Let’s talk about the what – the end goal, or deliverable of the project. What exactly, in terms of product or service, is the project supposed to churn out after 6 months, or whatever the deadline is? Too many project managers having being told of the end goal tend to work steadily towards its achievement. Then, as deadline day approaches, they have proudly handed over the deliverable, only to be told by the customer that ‘it’s not really what we wanted’. Cue gasps of exasperation!

To avoid this scenario, we need to be absolutely clear what the goal of the project is, and responsibility lies on both sides here. The customer needs to be crystal clear regarding their requirements (what does good look like?), and the project manager needs to confirm their understanding, asking questions where necessary. A SMART goal (Specific, Measurable, Achievable, Relevant and Timebound) would not be a bad idea here.

Let’s bridge that gap!

Now we know what we need to achieve, it’s time to plan how we get there. Using knowledge, skills and experience, a project manager will consider the end goal, and then identify a series of tasks and activities which must be completed in a particular sequence in order to achieve it. A variety of planning tools (Gantt charts, milestone charts, network diagrams etc) exist to assist you here – find the one that works for you and stick with it! Don’t forget the critical path – the straight line that runs through the heart of every project. It works on the principle that some tasks cannot begin until the previous one has been completed. These tasks lie on the critical path and must be worked on sequentially. Other tasks can be worked on concurrently, as long as they are ready at a certain point to feed back into the project. They do not lie on the critical path.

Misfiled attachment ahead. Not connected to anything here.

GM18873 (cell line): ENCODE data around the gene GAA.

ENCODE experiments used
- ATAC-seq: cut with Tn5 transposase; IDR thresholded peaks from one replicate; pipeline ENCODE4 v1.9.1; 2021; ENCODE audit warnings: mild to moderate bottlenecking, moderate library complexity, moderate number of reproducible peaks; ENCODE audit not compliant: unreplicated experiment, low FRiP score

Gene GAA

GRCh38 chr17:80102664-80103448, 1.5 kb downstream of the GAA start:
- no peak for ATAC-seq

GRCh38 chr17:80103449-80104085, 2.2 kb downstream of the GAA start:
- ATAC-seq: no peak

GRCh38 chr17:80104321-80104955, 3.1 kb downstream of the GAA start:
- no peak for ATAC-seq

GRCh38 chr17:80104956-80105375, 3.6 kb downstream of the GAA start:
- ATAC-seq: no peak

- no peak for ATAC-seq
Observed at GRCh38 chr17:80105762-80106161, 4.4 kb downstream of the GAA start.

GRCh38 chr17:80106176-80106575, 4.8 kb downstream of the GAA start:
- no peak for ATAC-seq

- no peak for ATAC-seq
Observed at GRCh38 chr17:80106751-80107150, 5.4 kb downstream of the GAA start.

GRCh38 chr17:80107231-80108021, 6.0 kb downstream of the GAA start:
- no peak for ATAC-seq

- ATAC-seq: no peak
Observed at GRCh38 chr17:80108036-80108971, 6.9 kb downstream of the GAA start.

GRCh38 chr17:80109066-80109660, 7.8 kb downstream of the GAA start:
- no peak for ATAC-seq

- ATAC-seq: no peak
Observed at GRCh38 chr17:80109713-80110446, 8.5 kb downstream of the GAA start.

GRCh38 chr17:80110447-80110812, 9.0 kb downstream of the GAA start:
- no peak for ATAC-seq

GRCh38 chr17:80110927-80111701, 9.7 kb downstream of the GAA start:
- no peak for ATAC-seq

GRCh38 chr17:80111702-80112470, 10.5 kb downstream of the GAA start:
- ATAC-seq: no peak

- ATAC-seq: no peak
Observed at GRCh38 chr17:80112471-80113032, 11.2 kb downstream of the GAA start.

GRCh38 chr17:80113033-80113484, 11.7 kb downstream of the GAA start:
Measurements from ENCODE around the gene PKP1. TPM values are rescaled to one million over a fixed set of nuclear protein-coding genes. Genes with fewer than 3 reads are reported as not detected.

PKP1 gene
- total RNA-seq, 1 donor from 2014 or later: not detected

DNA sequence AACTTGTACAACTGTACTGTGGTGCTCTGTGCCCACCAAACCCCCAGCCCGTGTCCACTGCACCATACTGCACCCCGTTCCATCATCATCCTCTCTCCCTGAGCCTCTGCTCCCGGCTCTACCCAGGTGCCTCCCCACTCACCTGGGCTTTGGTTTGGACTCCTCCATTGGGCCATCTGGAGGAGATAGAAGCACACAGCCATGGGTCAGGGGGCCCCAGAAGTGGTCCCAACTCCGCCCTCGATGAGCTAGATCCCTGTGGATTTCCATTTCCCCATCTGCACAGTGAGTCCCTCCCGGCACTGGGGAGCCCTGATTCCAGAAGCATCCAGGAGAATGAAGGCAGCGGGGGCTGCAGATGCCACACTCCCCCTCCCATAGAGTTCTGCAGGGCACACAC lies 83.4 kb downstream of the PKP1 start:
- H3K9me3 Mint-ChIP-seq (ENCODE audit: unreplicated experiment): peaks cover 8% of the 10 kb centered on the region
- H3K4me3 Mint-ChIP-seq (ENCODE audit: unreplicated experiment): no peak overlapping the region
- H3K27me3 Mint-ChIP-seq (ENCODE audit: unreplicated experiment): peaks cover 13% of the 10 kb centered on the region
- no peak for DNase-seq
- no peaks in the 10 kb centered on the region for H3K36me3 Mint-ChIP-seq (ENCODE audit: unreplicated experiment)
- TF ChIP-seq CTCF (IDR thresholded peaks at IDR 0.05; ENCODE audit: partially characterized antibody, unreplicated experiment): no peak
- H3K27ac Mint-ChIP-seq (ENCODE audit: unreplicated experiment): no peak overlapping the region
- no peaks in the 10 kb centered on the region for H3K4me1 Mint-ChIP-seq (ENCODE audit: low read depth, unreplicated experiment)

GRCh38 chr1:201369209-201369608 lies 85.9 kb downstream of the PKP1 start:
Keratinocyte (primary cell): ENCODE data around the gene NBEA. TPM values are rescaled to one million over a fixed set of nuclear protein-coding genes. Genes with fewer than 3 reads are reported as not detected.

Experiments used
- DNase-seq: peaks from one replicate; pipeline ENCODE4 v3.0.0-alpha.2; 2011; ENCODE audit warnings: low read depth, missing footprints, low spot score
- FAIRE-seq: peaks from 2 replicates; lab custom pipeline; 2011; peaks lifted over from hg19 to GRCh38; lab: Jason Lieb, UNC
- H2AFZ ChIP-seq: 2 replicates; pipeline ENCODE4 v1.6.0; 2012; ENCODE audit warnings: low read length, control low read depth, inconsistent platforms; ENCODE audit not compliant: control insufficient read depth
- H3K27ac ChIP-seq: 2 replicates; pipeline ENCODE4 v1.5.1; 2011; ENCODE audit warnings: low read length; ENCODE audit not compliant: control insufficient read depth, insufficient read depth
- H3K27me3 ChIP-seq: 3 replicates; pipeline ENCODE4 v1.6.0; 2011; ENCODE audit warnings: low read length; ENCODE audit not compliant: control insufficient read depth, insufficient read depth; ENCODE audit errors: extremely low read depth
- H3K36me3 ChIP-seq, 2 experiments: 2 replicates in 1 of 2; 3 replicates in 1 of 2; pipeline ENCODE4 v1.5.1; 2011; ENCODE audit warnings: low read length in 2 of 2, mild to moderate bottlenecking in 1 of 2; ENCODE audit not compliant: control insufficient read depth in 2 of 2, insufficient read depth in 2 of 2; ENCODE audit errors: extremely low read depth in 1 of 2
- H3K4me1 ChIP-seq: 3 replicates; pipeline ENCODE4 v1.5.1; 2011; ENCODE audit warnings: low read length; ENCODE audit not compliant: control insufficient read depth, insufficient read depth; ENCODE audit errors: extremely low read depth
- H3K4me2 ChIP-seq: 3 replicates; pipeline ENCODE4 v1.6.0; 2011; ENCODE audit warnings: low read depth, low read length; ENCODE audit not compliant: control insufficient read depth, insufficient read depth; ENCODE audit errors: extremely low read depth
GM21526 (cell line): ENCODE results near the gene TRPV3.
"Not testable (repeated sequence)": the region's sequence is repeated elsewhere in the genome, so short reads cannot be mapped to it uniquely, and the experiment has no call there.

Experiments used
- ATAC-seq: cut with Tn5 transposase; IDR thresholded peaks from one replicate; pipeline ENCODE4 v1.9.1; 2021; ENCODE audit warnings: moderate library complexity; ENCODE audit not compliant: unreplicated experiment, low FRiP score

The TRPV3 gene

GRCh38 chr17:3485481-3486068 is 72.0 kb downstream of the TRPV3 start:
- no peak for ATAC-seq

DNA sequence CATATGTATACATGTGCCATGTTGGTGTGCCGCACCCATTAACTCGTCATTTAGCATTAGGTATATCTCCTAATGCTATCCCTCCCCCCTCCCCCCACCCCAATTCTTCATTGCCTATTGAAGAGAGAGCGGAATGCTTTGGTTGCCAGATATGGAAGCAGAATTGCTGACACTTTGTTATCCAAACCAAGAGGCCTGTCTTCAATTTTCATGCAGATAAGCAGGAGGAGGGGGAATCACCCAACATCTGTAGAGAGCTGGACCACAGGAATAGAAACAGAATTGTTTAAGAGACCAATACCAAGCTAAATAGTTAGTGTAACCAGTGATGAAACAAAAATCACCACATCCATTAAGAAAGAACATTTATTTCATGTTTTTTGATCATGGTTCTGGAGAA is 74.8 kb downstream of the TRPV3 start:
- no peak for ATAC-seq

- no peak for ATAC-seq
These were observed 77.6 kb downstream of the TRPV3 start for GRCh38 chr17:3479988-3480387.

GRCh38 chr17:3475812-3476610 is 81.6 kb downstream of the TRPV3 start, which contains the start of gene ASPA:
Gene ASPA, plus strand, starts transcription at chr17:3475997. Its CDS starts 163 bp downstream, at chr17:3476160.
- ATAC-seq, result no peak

Resources, resources, RESOURCES

So, you’ve created the project plan and identified all the tasks and activities to be completed – they’re not going to do themselves! Now it’s time for the project manager to allocate the necessary resources to each task, for example, people, tools, equipment, materials and time. Don’t forget the resources we carry around in our heads! The project team may have the will to get the jobs done, but have they got the skill? It may be necessary to provide training so they are fully equipped to work effectively on the project.


At the start of any project, the project manager is often given the what, but not the how. Both elements deserve your attention if the project is to succeed. First, let’s make sure we know exactly what the project needs to achieve by the required deadline. Having established the goal, now let’s identify how we get there. Create your plan using a suitable planning tool, incorporating all the tasks to be completed. Finally, allocate the required resources to each task. What are we all waiting for – let’s get to work!